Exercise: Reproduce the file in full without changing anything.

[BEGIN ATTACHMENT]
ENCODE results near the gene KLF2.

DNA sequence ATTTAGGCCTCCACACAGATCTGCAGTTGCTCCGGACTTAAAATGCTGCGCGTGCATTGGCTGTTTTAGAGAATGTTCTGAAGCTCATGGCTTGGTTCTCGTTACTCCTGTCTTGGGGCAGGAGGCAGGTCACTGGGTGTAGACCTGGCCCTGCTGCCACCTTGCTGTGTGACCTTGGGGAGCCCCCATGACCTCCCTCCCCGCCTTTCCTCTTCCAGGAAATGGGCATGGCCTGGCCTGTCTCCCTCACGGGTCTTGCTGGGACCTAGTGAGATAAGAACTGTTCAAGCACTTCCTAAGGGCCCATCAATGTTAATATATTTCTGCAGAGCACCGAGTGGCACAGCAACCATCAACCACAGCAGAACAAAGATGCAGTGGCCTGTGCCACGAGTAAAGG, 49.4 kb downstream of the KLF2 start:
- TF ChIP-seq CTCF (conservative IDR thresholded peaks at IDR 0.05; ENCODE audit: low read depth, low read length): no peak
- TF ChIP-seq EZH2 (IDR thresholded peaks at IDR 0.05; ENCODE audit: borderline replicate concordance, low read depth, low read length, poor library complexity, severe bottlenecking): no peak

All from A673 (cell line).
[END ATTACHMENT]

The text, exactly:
ENCODE results near the gene KLF2.

DNA sequence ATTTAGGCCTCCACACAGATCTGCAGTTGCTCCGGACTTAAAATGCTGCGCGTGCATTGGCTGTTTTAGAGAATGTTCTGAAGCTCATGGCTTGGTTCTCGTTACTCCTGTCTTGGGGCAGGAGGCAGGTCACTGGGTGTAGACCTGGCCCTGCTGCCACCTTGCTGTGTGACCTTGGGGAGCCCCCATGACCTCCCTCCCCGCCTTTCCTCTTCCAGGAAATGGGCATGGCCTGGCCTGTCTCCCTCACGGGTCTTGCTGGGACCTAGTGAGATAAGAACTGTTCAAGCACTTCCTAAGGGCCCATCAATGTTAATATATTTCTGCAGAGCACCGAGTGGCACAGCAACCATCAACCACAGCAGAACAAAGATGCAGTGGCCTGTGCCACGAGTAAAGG, 49.4 kb downstream of the KLF2 start:
- TF ChIP-seq CTCF (conservative IDR thresholded peaks at IDR 0.05; ENCODE audit: low read depth, low read length): no peak
- TF ChIP-seq EZH2 (IDR thresholded peaks at IDR 0.05; ENCODE audit: borderline replicate concordance, low read depth, low read length, poor library complexity, severe bottlenecking): no peak

All from A673 (cell line).